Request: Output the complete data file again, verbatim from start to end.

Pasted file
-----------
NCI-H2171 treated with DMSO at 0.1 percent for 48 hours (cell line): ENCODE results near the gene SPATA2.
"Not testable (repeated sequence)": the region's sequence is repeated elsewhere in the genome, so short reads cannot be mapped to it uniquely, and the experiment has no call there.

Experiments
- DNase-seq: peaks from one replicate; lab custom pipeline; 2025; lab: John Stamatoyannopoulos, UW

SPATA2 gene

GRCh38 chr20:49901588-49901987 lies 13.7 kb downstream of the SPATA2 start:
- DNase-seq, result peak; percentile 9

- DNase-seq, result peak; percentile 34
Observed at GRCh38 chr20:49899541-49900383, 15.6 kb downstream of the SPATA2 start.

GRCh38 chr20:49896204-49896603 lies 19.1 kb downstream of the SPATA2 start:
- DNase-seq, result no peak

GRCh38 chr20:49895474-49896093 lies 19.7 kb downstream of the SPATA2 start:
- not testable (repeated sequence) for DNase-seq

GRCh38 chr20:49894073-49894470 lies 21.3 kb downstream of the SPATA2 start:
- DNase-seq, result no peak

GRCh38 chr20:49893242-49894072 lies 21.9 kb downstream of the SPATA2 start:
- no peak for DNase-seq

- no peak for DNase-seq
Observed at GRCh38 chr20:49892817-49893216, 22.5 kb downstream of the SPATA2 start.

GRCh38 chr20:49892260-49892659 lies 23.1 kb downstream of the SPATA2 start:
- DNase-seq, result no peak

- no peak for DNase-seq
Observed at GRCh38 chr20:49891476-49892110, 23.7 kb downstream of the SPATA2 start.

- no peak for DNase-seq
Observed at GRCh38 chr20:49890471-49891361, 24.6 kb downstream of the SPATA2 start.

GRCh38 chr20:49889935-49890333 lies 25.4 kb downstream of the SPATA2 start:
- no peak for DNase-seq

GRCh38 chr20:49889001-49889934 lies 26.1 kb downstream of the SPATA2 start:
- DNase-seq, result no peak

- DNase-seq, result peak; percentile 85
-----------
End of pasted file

NCI-H2171 treated with DMSO at 0.1 percent for 48 hours (cell line): ENCODE results near the gene SPATA2.
"Not testable (repeated sequence)": the region's sequence is repeated elsewhere in the genome, so short reads cannot be mapped to it uniquely, and the experiment has no call there.

Experiments
- DNase-seq: peaks from one replicate; lab custom pipeline; 2025; lab: John Stamatoyannopoulos, UW

SPATA2 gene

GRCh38 chr20:49901588-49901987 lies 13.7 kb downstream of the SPATA2 start:
- DNase-seq, result peak; percentile 9

- DNase-seq, result peak; percentile 34
Observed at GRCh38 chr20:49899541-49900383, 15.6 kb downstream of the SPATA2 start.

GRCh38 chr20:49896204-49896603 lies 19.1 kb downstream of the SPATA2 start:
- DNase-seq, result no peak

GRCh38 chr20:49895474-49896093 lies 19.7 kb downstream of the SPATA2 start:
- not testable (repeated sequence) for DNase-seq

GRCh38 chr20:49894073-49894470 lies 21.3 kb downstream of the SPATA2 start:
- DNase-seq, result no peak

GRCh38 chr20:49893242-49894072 lies 21.9 kb downstream of the SPATA2 start:
- no peak for DNase-seq

- no peak for DNase-seq
Observed at GRCh38 chr20:49892817-49893216, 22.5 kb downstream of the SPATA2 start.

GRCh38 chr20:49892260-49892659 lies 23.1 kb downstream of the SPATA2 start:
- DNase-seq, result no peak

- no peak for DNase-seq
Observed at GRCh38 chr20:49891476-49892110, 23.7 kb downstream of the SPATA2 start.

- no peak for DNase-seq
Observed at GRCh38 chr20:49890471-49891361, 24.6 kb downstream of the SPATA2 start.

GRCh38 chr20:49889935-49890333 lies 25.4 kb downstream of the SPATA2 start:
- no peak for DNase-seq

GRCh38 chr20:49889001-49889934 lies 26.1 kb downstream of the SPATA2 start:
- DNase-seq, result no peak

- DNase-seq, result peak; percentile 85